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Choosing the right CFG level in SD XL and new-style literate prompts (positive and negative)


In summary: CFG matters, increasing CFG scale is a reasonable expectation to increase prompt-fidelity (to some degree) at the expense of absurdly high-saturation, almost to the level of a "colour burn" filter. The full generated series is available in an image post.


  • I drafted this article some time ago in the descriptive text of one of my posts. It turns out that no one reads the text of posts, and thus -- I will be updating the article here instead.

The impact of CFG within an SD XL model

While reading the documentation for an XL model ( I happened upon the following by @DucHaiten:

the number of cfg is greatly affected, can replace clip skip. if you want to create surreal images, cfg 3-4 is suitable, cartoon or 3d character images should be clear, cfg should be 5-6, and real people photos can sometimes be up to 7-8 but there are It can be lower, but only if you need high precision and detail to get cfg up to 9-10 or higher, I haven't tried it yet. ... [B]ut I don’t know how, just feel that the prompts are too cumbersome and not as good as before and instead of writing in tag style, You can try to choose a descriptive writing style like Midjourney

Thus, this study. I am exploring how only changing "CFG Scale", with the same seed 709479888. resolution (taken from the aspect ratio list), and sampling steps 60, impacts in an XL model.

Defining CFG Steps, or Sampling steps

"Classifier Free Guidance" or CFG seems to be discussed by Ho and Salimans 2022, as a mechanism by which the model itself, without a classifier, can inform its own output.

Classifier guidance instead mixes a diffusion model’s score estimate with the input gradient of the log probability of a classifier. By varying the strength of the classifier gradient, Dhariwal & Nichol can trade off Inception score (Salimans et al., 2016) and FID score (Heusel et al., 2017) (or precision and recall) in a manner similar to varying the truncation parameter of BigGAN. ... To resolve these questions, we present classifier-free guidance, our guidance method which avoids any classifier entirely. Rather than sampling in the direction of the gradient of an image classifier, classifier-free guidance instead mixes the score estimates of a conditional diffusion model and a jointly trained unconditional diffusion model. By sweeping over the mixing weight, we attain a FID/IS tradeoff similar to that attained by classifier guidance. Our classifier-free guidance results demonstrate that pure generative diffusion models are capable of synthesizing extremely high fidelity samples possible with other types of generative models.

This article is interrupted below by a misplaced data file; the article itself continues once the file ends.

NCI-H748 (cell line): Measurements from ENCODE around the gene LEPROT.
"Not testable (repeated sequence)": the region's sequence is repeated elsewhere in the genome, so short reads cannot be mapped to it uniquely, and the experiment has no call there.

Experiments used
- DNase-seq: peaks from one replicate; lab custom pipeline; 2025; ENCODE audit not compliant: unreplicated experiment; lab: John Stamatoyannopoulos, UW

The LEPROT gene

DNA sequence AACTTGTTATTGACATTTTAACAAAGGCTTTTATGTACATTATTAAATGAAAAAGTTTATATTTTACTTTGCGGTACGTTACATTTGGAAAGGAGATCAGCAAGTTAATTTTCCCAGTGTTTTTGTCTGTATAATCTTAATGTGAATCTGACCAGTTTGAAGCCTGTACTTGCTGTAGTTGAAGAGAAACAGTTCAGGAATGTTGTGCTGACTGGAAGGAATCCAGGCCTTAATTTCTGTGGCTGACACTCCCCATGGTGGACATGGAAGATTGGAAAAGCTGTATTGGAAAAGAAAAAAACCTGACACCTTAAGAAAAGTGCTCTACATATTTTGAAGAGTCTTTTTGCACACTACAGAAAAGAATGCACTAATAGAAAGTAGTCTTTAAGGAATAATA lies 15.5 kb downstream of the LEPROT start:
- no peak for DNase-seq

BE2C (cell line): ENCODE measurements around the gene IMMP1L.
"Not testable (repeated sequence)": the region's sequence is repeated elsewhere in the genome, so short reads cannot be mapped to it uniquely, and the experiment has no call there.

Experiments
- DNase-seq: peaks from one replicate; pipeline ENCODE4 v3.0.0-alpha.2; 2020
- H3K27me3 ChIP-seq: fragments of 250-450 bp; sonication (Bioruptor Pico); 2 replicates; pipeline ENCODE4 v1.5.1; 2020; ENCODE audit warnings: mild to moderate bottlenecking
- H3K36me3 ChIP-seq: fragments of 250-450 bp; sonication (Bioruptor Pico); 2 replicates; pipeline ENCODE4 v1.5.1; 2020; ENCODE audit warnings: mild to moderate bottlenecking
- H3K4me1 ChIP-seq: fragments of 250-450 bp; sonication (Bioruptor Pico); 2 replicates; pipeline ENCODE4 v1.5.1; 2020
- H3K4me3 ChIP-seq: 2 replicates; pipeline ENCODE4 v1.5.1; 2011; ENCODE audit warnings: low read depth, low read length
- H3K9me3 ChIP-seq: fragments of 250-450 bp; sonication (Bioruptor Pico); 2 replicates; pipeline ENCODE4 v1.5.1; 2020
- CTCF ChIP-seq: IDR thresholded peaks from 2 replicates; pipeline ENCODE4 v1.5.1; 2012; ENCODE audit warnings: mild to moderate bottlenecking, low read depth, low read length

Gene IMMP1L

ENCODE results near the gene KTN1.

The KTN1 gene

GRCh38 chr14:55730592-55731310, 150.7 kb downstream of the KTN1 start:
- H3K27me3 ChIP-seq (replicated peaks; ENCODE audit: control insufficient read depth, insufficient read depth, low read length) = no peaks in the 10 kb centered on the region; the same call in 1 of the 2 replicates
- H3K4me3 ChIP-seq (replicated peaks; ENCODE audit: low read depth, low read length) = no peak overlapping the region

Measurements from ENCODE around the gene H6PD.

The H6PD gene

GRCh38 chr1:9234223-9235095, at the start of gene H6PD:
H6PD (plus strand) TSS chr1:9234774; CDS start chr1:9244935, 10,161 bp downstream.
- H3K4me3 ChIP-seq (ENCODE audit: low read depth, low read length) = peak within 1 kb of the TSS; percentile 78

Here, "temperature" is a way of describing a chance of predicting something other than the most likely result. Thus, if I'm reading the paper correctly (And looking at the paper's figure 1 correctly), the higher the guidance (classifier or classifier-free) the more likely the model is to hue to its training data for a given classified token. Of note, they say "Interestingly, strongly guided samples such as these display saturated colors." (ibid) and we can observe the same effect in the samples below, especially the one at CFG 30. (Of note, Automatic1111's sliders place an upper bound at 30, but I don't think a higher level experiment is worth the compute.)

Setting aside the extreme saturation, there is a more subtle effect in play. One that is less interesting in a paper asserting "husky" and "cat", and more interesting on a "literate" prompt. And thus, my experiments [1] and observations.

Experiment 1 -- Literate Prompting

This discussion by Chris McCormick, summarises CFG as:

And the CFG “Scale” refers to the ability to increase or decrease the amount of influence the text description has on the image generation.

There is also some "common knowledge" (i.e. I can't figure out where I heard this can searching turns up nothing, so that and $5 gets you a flat white) that suggests that there should be a higher CFG for a longer prompt. Thus, inspired by the literate prompts from @AiGeisha, and a request for fantasy from @Afroman4peace, here is a fantasy coffee on a foggy morning.

I chose the forest and "foggy morning" quite intentionally, to default the image to desaturated and muted tones.

A young woman in an very dark red felted wool cloak boils coffee in a small copper pot in her campsite in the deep eastern european woods on a very foggy spring morning, She is a no-nonsense adventurer in the 17th century travelling up from Istanbul, Her large backpack is resting against a tree, The bark on the trees and the loam of the forest floor is highly detailed, the copper pot rests on a cast iron trivet above a bed of warm charcoal which is all that remains from the evening's fire, the cute girl's axe is sheathed and belted into her backpack resting against a tree, her campfire is ringed with flat stones found from the surrounding woods, warming her hands on an enamelled mug, hyperdetailed painting in watercolor graphite and ink, low + realistic fantasy, inspired by the deed of paksenarrion